H. Tasmania produces remarkable sparkling wines. The combination of cool-grown chardonnay, pinot noir and pinot meunier drawn from this cool site show why slow is the way to grow. These wines captures the traditional essence of Tasmanian produce – inimitable quality. Our Tasmanian Traditional Sparkling is truly representative of sparkling wines of the Pipers Region, North-East Tasmania. Crisp and structured characters emerge from the firm residual acidity at harvest, a feature of the altitude of this vineyard (Tassie’s highest). This combination produces cool summer nights, which lock in acidity through ripening.

H. How do you approach the winemaking process?
H. This wine is made with strictly traditional methods, allowing the fruit to convey characteristics imparted in the wine through terroir and precise viticulture. It is the fruit of our vines which makes our Tasmanian Traditional unique. Winemaking with fruit from this vineyard is an exercise in skilful exploration and discovery; nurturing through classic and traditional methods the development of vineyard choices and care. At essence, it is a function of our altitude, latitude, and attitude.

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John Waldron – Risky Business, WA
H. What do you love about prosecco?
J. I love prosecco as it has a light and fruity flavour and for that reason, it is an easy-to-drink sparkling. It is refreshing in its simplicity. Risky Business prosecco is a wine that is suitable for any occasion – weddings, birthdays, anniversaries, Christmas, and New Year's. Delicately balanced with subtle hints of fresh pears, stone fruit and citrus blossom, it creates a soft and finely textured palate completed seamlessly with lively bubbles.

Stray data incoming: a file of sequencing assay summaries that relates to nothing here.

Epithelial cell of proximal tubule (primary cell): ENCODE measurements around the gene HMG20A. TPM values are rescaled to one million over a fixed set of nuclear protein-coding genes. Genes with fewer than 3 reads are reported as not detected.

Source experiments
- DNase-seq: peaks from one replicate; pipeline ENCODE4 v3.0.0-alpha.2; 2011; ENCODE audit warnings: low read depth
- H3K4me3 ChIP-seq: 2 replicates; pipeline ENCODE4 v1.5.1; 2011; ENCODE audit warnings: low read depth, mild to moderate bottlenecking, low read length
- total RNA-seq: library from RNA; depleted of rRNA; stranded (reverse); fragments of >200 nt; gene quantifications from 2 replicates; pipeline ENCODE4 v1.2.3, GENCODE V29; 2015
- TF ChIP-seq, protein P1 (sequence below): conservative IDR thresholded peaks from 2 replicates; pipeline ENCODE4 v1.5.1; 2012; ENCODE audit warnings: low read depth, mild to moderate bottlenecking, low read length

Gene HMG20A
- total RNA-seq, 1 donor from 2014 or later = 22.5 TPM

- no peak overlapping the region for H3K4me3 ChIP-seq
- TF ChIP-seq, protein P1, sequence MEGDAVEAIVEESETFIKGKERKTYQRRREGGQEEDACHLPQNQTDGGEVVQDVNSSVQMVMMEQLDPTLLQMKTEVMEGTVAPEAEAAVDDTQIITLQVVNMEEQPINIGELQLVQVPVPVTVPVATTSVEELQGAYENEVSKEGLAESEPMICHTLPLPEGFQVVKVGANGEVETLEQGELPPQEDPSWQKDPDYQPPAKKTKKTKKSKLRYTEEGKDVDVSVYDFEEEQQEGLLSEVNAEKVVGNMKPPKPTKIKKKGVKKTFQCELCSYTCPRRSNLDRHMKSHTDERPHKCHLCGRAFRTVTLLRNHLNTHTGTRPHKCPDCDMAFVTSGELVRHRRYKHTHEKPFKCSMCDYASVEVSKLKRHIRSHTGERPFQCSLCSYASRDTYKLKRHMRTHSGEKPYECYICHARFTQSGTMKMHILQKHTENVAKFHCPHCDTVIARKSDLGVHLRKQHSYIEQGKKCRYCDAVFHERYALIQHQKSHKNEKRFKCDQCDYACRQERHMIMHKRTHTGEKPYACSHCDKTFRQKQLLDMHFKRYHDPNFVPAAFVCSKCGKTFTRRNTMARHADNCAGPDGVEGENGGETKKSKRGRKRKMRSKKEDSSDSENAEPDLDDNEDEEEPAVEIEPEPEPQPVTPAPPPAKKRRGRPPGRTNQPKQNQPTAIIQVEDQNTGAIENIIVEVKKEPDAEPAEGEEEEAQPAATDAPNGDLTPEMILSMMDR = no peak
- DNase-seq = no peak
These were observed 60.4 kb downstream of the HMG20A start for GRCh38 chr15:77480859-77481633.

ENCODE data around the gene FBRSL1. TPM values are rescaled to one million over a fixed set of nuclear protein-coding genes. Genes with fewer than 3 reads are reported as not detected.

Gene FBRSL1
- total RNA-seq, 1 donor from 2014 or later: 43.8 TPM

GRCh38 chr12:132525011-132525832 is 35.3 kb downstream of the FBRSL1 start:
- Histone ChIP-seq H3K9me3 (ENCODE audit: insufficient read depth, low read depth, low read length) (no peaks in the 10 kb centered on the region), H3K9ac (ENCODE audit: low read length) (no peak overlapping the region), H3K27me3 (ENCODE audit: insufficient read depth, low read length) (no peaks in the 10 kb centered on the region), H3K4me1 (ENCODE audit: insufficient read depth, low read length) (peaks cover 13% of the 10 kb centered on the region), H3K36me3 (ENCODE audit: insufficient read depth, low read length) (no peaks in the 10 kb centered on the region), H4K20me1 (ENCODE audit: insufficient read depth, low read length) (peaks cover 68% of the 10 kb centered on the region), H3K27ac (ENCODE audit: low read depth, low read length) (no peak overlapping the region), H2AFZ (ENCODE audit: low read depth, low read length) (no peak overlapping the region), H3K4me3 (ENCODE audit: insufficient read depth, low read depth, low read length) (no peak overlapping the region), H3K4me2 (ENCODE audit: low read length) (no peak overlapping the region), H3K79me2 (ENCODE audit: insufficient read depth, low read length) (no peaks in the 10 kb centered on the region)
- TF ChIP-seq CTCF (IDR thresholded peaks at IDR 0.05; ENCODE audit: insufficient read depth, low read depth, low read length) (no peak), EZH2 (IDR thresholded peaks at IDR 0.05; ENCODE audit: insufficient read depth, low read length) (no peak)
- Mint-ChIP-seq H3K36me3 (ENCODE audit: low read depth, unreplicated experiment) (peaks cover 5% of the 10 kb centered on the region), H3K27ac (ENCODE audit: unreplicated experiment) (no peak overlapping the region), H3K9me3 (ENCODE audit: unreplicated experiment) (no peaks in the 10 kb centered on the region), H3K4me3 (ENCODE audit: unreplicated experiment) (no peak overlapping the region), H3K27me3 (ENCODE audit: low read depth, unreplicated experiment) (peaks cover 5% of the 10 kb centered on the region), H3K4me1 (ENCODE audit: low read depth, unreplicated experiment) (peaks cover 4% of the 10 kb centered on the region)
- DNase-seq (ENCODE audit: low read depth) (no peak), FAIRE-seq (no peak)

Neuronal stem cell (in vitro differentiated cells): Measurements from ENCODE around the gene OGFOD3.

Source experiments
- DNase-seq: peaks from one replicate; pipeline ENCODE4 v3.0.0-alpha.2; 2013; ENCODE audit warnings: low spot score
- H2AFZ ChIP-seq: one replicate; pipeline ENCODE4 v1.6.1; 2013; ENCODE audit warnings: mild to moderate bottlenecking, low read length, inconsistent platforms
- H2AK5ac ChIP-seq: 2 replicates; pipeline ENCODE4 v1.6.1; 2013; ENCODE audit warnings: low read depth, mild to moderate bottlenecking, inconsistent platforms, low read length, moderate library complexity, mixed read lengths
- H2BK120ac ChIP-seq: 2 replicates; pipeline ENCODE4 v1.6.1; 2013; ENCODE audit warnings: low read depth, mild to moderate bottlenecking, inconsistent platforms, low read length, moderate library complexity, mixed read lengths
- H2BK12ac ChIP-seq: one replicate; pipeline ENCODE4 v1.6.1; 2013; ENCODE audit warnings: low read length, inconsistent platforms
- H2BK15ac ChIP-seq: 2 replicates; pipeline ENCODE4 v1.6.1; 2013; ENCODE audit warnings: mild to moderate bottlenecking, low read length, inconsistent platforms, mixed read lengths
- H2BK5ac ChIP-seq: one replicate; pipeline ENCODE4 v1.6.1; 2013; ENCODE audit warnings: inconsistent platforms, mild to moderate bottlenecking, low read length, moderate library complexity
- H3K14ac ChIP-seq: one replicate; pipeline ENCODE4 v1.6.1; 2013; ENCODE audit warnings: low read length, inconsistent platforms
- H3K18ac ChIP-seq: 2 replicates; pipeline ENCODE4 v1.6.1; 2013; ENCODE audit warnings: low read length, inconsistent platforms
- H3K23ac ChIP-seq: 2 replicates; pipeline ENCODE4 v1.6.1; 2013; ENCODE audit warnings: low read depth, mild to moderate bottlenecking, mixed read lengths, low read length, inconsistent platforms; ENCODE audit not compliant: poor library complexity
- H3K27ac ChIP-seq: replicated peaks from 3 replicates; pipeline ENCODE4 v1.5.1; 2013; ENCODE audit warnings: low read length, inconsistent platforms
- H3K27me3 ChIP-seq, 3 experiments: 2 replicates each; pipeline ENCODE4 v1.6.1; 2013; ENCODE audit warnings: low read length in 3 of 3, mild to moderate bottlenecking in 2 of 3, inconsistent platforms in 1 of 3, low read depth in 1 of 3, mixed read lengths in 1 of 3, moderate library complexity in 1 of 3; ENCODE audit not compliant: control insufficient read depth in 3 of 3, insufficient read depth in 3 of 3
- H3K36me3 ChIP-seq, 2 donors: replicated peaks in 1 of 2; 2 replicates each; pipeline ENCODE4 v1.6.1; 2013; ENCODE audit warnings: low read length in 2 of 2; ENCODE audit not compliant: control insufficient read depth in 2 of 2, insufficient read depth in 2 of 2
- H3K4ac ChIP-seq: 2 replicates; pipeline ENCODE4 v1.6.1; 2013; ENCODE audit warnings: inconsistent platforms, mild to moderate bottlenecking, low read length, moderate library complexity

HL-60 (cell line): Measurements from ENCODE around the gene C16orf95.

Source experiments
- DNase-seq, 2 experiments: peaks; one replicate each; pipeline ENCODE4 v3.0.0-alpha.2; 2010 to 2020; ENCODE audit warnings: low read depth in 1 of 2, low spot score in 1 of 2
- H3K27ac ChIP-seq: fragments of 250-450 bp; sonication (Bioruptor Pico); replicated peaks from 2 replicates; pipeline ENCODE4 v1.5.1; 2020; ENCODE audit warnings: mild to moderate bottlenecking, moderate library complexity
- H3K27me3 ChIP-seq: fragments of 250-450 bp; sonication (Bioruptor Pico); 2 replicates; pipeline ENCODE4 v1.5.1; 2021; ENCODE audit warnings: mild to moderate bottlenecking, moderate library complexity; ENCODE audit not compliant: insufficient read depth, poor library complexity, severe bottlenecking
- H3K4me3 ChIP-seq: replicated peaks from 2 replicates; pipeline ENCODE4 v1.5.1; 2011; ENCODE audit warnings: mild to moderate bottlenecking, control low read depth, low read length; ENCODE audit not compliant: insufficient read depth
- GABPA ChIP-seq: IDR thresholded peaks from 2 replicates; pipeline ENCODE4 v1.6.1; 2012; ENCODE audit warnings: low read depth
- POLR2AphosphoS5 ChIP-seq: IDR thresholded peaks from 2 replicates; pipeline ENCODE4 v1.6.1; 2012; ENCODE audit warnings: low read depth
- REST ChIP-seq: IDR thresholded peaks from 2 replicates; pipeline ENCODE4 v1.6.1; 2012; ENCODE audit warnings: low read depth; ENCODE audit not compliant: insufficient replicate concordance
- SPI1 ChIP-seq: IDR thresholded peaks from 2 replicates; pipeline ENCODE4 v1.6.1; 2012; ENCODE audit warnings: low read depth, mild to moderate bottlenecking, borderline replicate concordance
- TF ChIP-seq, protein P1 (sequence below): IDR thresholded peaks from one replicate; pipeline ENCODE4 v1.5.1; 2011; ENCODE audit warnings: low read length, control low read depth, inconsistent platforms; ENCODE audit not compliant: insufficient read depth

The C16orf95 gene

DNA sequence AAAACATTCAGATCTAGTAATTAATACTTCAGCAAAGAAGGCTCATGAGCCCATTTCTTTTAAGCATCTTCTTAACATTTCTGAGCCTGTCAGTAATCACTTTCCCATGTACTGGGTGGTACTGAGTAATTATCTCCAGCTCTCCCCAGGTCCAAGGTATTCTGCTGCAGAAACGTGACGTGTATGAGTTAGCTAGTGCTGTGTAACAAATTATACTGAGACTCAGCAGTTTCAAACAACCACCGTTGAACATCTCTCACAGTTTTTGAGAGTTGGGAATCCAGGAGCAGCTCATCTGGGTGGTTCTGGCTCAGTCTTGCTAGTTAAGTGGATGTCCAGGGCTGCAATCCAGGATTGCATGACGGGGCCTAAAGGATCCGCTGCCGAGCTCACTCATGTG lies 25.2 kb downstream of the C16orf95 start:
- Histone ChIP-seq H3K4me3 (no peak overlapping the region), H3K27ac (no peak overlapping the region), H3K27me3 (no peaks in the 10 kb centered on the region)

H. How do you approach the winemaking process?
J. We focus on fruit quality and getting the bubbles right. Cool climate King Valley fruit sourced from the base of the snowfields is similar to Italy’s Prosecco Road at the base of the mountains, growing our grapes in crisp conditions. Balancing levels of sugar and acity is important however we take the next step and focus on the bubbles Getting the bubbles right effects the delivery of the complex flavours , we strive for a soft mousse. Machined harvested at night, cool fermentation with Champagne yeast, small amount of lees contact. Bottle-ready wine is fermented for a 2nd time in a pressure tank, for a soft and creamy mousse

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Nic Bowen – Howard Park, WA
H. Why do you love working with sparkling wine?
N. Sparkling winemaking is one of my passions and was my focus for the last 12 years at House of Arras. I love the multifaceted challenge to construct these wines and then to enjoy them after such a long time after maturation is a really rewarding pursuit. Unlike other types of winemaking, sparkling is by its nature more interventional. You have to commit to a plan, have a long-term view and have a meticulous eye for detail. I like to layer complexity into my wines step by step whether it’s during base wine production, triaging or disgorging.

H. What is unique about your product and how it is made?
N. Jeté is one of the few West Australian methode traditionelle sparklings from one of the coolest and highest viticultural sites, Mount Barrow in Mount Barker. The wine is Chardonnay dominant incorporating barrel and malolactic fermented components. Tirage age is for a minimum of 24 months but usually longer. The inspiration behind the collection is also unique. What started as an obsession and an experiment developed into an ode to Jeff Burch’s siblings and their careers as ballet dancers.

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This article was produced in partnership with the featured wineries.

Top image credit: Wine Australia